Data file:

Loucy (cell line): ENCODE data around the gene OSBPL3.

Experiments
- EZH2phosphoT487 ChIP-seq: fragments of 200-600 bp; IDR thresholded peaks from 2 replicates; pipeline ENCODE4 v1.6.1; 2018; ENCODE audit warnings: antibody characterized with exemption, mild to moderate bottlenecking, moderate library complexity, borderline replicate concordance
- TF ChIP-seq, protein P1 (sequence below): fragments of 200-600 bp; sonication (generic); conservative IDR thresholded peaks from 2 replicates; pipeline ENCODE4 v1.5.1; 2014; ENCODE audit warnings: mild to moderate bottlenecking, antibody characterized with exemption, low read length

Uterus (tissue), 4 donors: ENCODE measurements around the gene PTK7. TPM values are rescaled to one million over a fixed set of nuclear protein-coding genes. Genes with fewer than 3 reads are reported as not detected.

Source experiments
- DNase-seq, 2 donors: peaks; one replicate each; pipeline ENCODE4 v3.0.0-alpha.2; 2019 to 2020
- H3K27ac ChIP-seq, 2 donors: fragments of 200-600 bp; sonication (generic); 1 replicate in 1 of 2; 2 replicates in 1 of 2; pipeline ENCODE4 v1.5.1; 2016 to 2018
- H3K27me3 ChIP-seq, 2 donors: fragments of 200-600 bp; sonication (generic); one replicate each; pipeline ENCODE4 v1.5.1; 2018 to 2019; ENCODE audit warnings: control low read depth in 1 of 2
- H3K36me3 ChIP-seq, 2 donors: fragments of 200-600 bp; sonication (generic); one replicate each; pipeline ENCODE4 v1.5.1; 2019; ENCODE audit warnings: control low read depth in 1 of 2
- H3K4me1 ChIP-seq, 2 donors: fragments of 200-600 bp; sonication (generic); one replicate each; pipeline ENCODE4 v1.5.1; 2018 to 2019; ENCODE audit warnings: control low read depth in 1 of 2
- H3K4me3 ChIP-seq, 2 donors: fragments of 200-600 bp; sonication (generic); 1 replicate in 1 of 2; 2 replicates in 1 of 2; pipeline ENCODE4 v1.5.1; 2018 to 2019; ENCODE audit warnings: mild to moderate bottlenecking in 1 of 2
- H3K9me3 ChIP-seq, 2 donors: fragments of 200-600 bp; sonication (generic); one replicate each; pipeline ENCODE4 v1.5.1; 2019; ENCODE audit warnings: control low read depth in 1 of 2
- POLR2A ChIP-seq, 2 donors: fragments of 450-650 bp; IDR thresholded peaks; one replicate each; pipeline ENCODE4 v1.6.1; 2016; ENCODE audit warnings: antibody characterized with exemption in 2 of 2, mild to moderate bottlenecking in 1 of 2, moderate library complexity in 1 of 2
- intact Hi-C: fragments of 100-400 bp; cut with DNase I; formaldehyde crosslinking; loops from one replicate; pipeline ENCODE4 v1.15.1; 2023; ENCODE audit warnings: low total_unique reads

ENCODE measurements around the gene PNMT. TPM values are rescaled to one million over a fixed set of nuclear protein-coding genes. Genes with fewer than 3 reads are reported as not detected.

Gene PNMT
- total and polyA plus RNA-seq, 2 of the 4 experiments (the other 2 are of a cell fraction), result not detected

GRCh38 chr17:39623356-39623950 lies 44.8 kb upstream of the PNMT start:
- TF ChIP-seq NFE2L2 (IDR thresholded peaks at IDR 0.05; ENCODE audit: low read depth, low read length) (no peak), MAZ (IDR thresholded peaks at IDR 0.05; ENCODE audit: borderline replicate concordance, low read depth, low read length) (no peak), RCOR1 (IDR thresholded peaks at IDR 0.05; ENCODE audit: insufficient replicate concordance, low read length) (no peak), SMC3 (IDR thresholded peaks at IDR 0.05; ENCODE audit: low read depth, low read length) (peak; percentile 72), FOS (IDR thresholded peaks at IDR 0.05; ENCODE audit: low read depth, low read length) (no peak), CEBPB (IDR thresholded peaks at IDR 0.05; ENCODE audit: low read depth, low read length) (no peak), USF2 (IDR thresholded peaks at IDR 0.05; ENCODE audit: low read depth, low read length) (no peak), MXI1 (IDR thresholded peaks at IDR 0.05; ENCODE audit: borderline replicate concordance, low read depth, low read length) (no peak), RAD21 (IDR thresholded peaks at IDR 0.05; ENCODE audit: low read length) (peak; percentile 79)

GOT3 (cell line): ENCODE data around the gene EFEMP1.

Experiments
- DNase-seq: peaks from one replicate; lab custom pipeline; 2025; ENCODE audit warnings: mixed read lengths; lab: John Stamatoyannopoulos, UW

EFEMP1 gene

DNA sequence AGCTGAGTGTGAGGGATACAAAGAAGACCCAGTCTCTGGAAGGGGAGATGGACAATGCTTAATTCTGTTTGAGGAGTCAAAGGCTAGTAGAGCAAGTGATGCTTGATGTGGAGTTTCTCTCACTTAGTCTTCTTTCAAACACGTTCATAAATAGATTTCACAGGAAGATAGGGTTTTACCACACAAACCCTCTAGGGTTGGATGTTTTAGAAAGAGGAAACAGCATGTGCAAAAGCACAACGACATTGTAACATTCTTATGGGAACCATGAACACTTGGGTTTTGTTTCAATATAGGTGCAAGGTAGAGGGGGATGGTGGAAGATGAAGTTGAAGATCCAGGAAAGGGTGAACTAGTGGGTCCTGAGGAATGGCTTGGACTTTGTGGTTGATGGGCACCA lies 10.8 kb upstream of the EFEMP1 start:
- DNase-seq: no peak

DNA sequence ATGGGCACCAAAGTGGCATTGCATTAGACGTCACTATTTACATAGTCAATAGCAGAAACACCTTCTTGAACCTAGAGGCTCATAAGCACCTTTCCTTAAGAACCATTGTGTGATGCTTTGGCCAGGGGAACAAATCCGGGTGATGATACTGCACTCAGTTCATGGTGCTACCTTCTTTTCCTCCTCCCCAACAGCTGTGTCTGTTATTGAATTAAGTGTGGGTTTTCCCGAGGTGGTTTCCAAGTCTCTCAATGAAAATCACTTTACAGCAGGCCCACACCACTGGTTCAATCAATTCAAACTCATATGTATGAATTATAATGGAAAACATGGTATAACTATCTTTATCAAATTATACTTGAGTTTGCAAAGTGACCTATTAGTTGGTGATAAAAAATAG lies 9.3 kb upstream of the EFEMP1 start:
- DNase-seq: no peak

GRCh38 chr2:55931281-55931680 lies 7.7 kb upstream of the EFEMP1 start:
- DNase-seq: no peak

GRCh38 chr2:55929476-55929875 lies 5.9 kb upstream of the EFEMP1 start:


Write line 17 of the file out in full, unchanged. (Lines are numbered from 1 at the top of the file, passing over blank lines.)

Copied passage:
Gene PNMT